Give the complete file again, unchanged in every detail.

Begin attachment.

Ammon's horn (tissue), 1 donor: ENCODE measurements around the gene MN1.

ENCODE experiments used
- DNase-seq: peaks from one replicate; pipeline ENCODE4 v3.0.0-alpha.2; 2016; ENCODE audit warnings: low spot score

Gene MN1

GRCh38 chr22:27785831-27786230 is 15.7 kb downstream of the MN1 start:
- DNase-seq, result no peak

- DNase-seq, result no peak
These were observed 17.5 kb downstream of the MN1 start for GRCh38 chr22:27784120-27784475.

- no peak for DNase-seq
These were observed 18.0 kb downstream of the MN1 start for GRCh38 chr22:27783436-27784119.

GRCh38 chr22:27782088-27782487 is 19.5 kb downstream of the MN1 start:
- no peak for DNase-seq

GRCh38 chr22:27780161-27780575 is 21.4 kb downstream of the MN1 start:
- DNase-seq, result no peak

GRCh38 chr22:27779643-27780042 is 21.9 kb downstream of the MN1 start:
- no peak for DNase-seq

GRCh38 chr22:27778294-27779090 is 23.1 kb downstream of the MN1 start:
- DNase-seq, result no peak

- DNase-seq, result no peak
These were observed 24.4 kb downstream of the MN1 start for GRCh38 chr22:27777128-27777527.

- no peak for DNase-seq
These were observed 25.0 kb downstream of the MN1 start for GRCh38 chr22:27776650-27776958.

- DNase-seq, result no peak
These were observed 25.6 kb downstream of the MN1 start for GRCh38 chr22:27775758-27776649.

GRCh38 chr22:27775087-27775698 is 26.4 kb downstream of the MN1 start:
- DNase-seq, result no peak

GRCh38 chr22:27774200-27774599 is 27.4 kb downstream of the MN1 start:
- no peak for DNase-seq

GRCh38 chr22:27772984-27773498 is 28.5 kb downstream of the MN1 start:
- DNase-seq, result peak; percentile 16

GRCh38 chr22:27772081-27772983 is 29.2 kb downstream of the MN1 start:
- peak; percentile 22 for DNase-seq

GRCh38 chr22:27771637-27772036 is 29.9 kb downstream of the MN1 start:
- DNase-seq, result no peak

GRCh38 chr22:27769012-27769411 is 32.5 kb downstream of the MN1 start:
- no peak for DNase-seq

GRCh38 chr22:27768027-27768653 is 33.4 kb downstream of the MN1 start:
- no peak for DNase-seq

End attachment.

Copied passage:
Ammon's horn (tissue), 1 donor: ENCODE measurements around the gene MN1.

ENCODE experiments used
- DNase-seq: peaks from one replicate; pipeline ENCODE4 v3.0.0-alpha.2; 2016; ENCODE audit warnings: low spot score

Gene MN1

GRCh38 chr22:27785831-27786230 is 15.7 kb downstream of the MN1 start:
- DNase-seq, result no peak

- DNase-seq, result no peak
These were observed 17.5 kb downstream of the MN1 start for GRCh38 chr22:27784120-27784475.

- no peak for DNase-seq
These were observed 18.0 kb downstream of the MN1 start for GRCh38 chr22:27783436-27784119.

GRCh38 chr22:27782088-27782487 is 19.5 kb downstream of the MN1 start:
- no peak for DNase-seq

GRCh38 chr22:27780161-27780575 is 21.4 kb downstream of the MN1 start:
- DNase-seq, result no peak

GRCh38 chr22:27779643-27780042 is 21.9 kb downstream of the MN1 start:
- no peak for DNase-seq

GRCh38 chr22:27778294-27779090 is 23.1 kb downstream of the MN1 start:
- DNase-seq, result no peak

- DNase-seq, result no peak
These were observed 24.4 kb downstream of the MN1 start for GRCh38 chr22:27777128-27777527.

- no peak for DNase-seq
These were observed 25.0 kb downstream of the MN1 start for GRCh38 chr22:27776650-27776958.

- DNase-seq, result no peak
These were observed 25.6 kb downstream of the MN1 start for GRCh38 chr22:27775758-27776649.

GRCh38 chr22:27775087-27775698 is 26.4 kb downstream of the MN1 start:
- DNase-seq, result no peak

GRCh38 chr22:27774200-27774599 is 27.4 kb downstream of the MN1 start:
- no peak for DNase-seq

GRCh38 chr22:27772984-27773498 is 28.5 kb downstream of the MN1 start:
- DNase-seq, result peak; percentile 16

GRCh38 chr22:27772081-27772983 is 29.2 kb downstream of the MN1 start:
- peak; percentile 22 for DNase-seq

GRCh38 chr22:27771637-27772036 is 29.9 kb downstream of the MN1 start:
- DNase-seq, result no peak

GRCh38 chr22:27769012-27769411 is 32.5 kb downstream of the MN1 start:
- no peak for DNase-seq

GRCh38 chr22:27768027-27768653 is 33.4 kb downstream of the MN1 start:
- no peak for DNase-seq